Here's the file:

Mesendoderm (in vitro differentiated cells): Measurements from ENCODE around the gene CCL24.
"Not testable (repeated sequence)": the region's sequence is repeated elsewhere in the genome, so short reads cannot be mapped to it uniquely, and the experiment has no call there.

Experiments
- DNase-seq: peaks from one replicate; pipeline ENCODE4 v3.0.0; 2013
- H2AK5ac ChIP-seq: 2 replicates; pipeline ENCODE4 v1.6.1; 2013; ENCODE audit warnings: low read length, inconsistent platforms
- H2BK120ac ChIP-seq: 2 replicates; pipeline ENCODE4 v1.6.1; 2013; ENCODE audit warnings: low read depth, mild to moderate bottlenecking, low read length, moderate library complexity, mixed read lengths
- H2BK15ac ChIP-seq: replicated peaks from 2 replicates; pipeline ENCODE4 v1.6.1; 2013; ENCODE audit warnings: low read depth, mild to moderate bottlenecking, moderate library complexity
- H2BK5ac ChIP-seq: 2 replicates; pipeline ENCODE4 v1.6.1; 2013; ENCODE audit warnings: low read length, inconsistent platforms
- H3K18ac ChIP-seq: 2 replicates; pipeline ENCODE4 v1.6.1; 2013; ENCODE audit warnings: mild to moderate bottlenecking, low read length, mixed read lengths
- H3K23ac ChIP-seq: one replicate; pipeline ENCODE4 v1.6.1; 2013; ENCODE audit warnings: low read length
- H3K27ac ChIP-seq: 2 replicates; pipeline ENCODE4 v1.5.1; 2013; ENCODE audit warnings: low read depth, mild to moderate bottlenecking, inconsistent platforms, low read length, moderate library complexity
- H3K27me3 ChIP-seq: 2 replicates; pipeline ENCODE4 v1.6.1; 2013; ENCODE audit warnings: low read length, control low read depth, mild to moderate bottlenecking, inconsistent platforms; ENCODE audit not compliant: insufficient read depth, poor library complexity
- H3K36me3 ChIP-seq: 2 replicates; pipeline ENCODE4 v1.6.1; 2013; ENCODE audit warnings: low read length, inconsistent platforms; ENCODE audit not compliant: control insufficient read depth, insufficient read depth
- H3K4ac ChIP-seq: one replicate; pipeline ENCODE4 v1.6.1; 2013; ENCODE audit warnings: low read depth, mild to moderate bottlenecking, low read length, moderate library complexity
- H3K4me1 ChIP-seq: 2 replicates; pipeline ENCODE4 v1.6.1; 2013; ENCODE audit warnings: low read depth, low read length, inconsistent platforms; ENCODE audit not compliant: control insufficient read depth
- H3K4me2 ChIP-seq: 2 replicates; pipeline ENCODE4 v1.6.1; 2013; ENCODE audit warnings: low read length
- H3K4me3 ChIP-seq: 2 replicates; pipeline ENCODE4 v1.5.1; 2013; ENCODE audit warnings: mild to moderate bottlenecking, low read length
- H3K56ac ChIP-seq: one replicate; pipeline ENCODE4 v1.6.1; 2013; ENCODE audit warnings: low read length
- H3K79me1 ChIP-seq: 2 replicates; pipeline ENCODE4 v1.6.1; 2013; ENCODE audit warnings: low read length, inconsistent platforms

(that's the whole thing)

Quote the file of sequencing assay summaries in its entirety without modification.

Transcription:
Mesendoderm (in vitro differentiated cells): Measurements from ENCODE around the gene CCL24.
"Not testable (repeated sequence)": the region's sequence is repeated elsewhere in the genome, so short reads cannot be mapped to it uniquely, and the experiment has no call there.

Experiments
- DNase-seq: peaks from one replicate; pipeline ENCODE4 v3.0.0; 2013
- H2AK5ac ChIP-seq: 2 replicates; pipeline ENCODE4 v1.6.1; 2013; ENCODE audit warnings: low read length, inconsistent platforms
- H2BK120ac ChIP-seq: 2 replicates; pipeline ENCODE4 v1.6.1; 2013; ENCODE audit warnings: low read depth, mild to moderate bottlenecking, low read length, moderate library complexity, mixed read lengths
- H2BK15ac ChIP-seq: replicated peaks from 2 replicates; pipeline ENCODE4 v1.6.1; 2013; ENCODE audit warnings: low read depth, mild to moderate bottlenecking, moderate library complexity
- H2BK5ac ChIP-seq: 2 replicates; pipeline ENCODE4 v1.6.1; 2013; ENCODE audit warnings: low read length, inconsistent platforms
- H3K18ac ChIP-seq: 2 replicates; pipeline ENCODE4 v1.6.1; 2013; ENCODE audit warnings: mild to moderate bottlenecking, low read length, mixed read lengths
- H3K23ac ChIP-seq: one replicate; pipeline ENCODE4 v1.6.1; 2013; ENCODE audit warnings: low read length
- H3K27ac ChIP-seq: 2 replicates; pipeline ENCODE4 v1.5.1; 2013; ENCODE audit warnings: low read depth, mild to moderate bottlenecking, inconsistent platforms, low read length, moderate library complexity
- H3K27me3 ChIP-seq: 2 replicates; pipeline ENCODE4 v1.6.1; 2013; ENCODE audit warnings: low read length, control low read depth, mild to moderate bottlenecking, inconsistent platforms; ENCODE audit not compliant: insufficient read depth, poor library complexity
- H3K36me3 ChIP-seq: 2 replicates; pipeline ENCODE4 v1.6.1; 2013; ENCODE audit warnings: low read length, inconsistent platforms; ENCODE audit not compliant: control insufficient read depth, insufficient read depth
- H3K4ac ChIP-seq: one replicate; pipeline ENCODE4 v1.6.1; 2013; ENCODE audit warnings: low read depth, mild to moderate bottlenecking, low read length, moderate library complexity
- H3K4me1 ChIP-seq: 2 replicates; pipeline ENCODE4 v1.6.1; 2013; ENCODE audit warnings: low read depth, low read length, inconsistent platforms; ENCODE audit not compliant: control insufficient read depth
- H3K4me2 ChIP-seq: 2 replicates; pipeline ENCODE4 v1.6.1; 2013; ENCODE audit warnings: low read length
- H3K4me3 ChIP-seq: 2 replicates; pipeline ENCODE4 v1.5.1; 2013; ENCODE audit warnings: mild to moderate bottlenecking, low read length
- H3K56ac ChIP-seq: one replicate; pipeline ENCODE4 v1.6.1; 2013; ENCODE audit warnings: low read length
- H3K79me1 ChIP-seq: 2 replicates; pipeline ENCODE4 v1.6.1; 2013; ENCODE audit warnings: low read length, inconsistent platforms